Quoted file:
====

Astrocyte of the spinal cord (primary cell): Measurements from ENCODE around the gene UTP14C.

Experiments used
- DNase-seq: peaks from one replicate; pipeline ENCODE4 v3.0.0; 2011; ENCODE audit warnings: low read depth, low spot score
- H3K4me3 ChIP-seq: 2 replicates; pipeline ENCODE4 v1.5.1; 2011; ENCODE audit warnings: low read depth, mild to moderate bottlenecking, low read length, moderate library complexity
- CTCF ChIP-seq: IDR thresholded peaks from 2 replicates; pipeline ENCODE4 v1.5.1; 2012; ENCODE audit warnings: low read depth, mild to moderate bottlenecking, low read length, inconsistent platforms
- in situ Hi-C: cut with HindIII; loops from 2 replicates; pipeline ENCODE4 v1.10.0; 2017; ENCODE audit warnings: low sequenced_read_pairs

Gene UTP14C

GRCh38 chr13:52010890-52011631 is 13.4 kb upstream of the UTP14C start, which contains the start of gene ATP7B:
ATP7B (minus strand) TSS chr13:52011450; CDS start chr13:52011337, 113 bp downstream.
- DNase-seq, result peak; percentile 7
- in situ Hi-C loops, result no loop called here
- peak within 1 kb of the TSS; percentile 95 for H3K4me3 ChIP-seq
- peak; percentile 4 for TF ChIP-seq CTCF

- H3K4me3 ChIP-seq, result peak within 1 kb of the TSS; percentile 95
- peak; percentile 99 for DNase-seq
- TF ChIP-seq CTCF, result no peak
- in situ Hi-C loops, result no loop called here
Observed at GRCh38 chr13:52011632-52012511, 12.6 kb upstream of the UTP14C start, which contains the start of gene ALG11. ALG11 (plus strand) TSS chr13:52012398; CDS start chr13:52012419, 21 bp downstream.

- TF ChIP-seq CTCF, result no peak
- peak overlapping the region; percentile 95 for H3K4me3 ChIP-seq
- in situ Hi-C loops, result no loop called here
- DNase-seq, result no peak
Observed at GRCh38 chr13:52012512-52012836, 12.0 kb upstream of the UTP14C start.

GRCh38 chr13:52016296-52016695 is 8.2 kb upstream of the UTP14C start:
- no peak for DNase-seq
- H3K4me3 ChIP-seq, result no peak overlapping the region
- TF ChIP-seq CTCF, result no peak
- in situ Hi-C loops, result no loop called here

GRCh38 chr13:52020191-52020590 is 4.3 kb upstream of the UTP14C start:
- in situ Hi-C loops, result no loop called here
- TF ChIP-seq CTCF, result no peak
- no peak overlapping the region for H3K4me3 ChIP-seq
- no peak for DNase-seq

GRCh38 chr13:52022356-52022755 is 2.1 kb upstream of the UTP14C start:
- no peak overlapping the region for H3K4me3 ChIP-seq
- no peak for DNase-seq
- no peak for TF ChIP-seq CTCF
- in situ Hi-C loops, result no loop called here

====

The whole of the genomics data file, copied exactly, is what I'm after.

Astrocyte of the spinal cord (primary cell): Measurements from ENCODE around the gene UTP14C.

Experiments used
- DNase-seq: peaks from one replicate; pipeline ENCODE4 v3.0.0; 2011; ENCODE audit warnings: low read depth, low spot score
- H3K4me3 ChIP-seq: 2 replicates; pipeline ENCODE4 v1.5.1; 2011; ENCODE audit warnings: low read depth, mild to moderate bottlenecking, low read length, moderate library complexity
- CTCF ChIP-seq: IDR thresholded peaks from 2 replicates; pipeline ENCODE4 v1.5.1; 2012; ENCODE audit warnings: low read depth, mild to moderate bottlenecking, low read length, inconsistent platforms
- in situ Hi-C: cut with HindIII; loops from 2 replicates; pipeline ENCODE4 v1.10.0; 2017; ENCODE audit warnings: low sequenced_read_pairs

Gene UTP14C

GRCh38 chr13:52010890-52011631 is 13.4 kb upstream of the UTP14C start, which contains the start of gene ATP7B:
ATP7B (minus strand) TSS chr13:52011450; CDS start chr13:52011337, 113 bp downstream.
- DNase-seq, result peak; percentile 7
- in situ Hi-C loops, result no loop called here
- peak within 1 kb of the TSS; percentile 95 for H3K4me3 ChIP-seq
- peak; percentile 4 for TF ChIP-seq CTCF

- H3K4me3 ChIP-seq, result peak within 1 kb of the TSS; percentile 95
- peak; percentile 99 for DNase-seq
- TF ChIP-seq CTCF, result no peak
- in situ Hi-C loops, result no loop called here
Observed at GRCh38 chr13:52011632-52012511, 12.6 kb upstream of the UTP14C start, which contains the start of gene ALG11. ALG11 (plus strand) TSS chr13:52012398; CDS start chr13:52012419, 21 bp downstream.

- TF ChIP-seq CTCF, result no peak
- peak overlapping the region; percentile 95 for H3K4me3 ChIP-seq
- in situ Hi-C loops, result no loop called here
- DNase-seq, result no peak
Observed at GRCh38 chr13:52012512-52012836, 12.0 kb upstream of the UTP14C start.

GRCh38 chr13:52016296-52016695 is 8.2 kb upstream of the UTP14C start:
- no peak for DNase-seq
- H3K4me3 ChIP-seq, result no peak overlapping the region
- TF ChIP-seq CTCF, result no peak
- in situ Hi-C loops, result no loop called here

GRCh38 chr13:52020191-52020590 is 4.3 kb upstream of the UTP14C start:
- in situ Hi-C loops, result no loop called here
- TF ChIP-seq CTCF, result no peak
- no peak overlapping the region for H3K4me3 ChIP-seq
- no peak for DNase-seq

GRCh38 chr13:52022356-52022755 is 2.1 kb upstream of the UTP14C start:
- no peak overlapping the region for H3K4me3 ChIP-seq
- no peak for DNase-seq
- no peak for TF ChIP-seq CTCF
- in situ Hi-C loops, result no loop called here